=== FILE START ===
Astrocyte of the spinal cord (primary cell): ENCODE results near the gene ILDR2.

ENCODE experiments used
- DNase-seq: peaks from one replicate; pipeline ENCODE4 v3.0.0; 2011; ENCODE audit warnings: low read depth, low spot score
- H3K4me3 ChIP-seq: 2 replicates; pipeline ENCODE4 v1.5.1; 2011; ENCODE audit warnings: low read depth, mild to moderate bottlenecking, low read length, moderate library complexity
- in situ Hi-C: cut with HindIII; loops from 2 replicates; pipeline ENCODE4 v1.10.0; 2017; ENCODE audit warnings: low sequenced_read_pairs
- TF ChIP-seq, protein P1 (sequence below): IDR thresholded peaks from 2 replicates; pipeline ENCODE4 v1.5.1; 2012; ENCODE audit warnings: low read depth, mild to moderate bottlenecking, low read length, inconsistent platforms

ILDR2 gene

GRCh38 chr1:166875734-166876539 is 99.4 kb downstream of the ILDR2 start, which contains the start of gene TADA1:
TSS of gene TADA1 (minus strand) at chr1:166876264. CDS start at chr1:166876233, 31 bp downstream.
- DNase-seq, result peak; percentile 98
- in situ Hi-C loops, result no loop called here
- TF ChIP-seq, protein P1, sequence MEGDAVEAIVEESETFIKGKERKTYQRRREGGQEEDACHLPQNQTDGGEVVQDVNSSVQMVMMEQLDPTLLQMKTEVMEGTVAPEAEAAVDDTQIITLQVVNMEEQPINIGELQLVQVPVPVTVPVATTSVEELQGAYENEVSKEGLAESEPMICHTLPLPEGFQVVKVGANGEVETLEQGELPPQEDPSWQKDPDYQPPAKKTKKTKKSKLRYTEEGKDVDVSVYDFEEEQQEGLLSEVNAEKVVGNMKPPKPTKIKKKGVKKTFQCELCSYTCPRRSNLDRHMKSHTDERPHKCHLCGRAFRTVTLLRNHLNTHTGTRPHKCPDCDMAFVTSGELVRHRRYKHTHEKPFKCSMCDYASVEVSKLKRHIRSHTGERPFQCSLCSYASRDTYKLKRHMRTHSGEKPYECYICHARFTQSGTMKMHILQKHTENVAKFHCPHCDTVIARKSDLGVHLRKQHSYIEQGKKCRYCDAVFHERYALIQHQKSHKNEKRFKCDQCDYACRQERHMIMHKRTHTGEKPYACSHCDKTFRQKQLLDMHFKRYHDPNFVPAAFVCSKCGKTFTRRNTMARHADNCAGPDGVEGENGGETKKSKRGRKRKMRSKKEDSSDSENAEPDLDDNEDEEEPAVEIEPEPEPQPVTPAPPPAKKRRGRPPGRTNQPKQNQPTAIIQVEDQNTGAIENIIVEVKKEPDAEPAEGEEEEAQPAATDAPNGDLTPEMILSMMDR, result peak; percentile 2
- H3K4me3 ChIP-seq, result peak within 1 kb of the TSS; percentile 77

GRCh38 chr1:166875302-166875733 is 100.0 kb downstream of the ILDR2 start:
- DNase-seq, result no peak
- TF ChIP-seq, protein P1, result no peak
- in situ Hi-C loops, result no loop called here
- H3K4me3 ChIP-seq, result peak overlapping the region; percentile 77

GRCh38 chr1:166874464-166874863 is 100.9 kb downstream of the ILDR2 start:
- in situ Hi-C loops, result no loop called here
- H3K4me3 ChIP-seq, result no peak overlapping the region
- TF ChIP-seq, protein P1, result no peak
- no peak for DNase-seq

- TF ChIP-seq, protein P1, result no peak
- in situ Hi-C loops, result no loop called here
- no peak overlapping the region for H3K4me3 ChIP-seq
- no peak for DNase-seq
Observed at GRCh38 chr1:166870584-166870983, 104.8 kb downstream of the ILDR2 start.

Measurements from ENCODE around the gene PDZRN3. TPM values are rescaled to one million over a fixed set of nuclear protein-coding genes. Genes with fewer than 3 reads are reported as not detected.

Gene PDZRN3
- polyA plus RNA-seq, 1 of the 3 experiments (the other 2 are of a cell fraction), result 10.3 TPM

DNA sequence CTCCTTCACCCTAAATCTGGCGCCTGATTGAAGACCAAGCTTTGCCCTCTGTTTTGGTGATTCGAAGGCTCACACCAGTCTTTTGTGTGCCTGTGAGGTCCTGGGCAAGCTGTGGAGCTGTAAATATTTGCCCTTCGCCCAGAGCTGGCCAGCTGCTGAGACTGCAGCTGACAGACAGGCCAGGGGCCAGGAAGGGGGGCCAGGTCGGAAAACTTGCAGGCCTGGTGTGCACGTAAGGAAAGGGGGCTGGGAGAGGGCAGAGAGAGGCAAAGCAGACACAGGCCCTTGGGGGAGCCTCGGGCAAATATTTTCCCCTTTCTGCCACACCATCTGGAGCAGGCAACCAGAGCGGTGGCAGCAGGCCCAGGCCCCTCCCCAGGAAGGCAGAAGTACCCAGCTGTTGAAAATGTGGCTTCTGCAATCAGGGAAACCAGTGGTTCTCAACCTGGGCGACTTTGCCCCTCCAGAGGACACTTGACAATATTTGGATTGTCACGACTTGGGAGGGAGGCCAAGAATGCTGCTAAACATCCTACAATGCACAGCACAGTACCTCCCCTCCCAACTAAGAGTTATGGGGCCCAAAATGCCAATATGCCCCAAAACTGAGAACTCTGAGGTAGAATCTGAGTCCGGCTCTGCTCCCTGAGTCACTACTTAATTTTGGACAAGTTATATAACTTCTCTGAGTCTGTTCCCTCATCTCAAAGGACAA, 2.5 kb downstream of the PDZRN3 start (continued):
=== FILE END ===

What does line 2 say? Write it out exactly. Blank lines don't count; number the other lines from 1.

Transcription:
ENCODE experiments used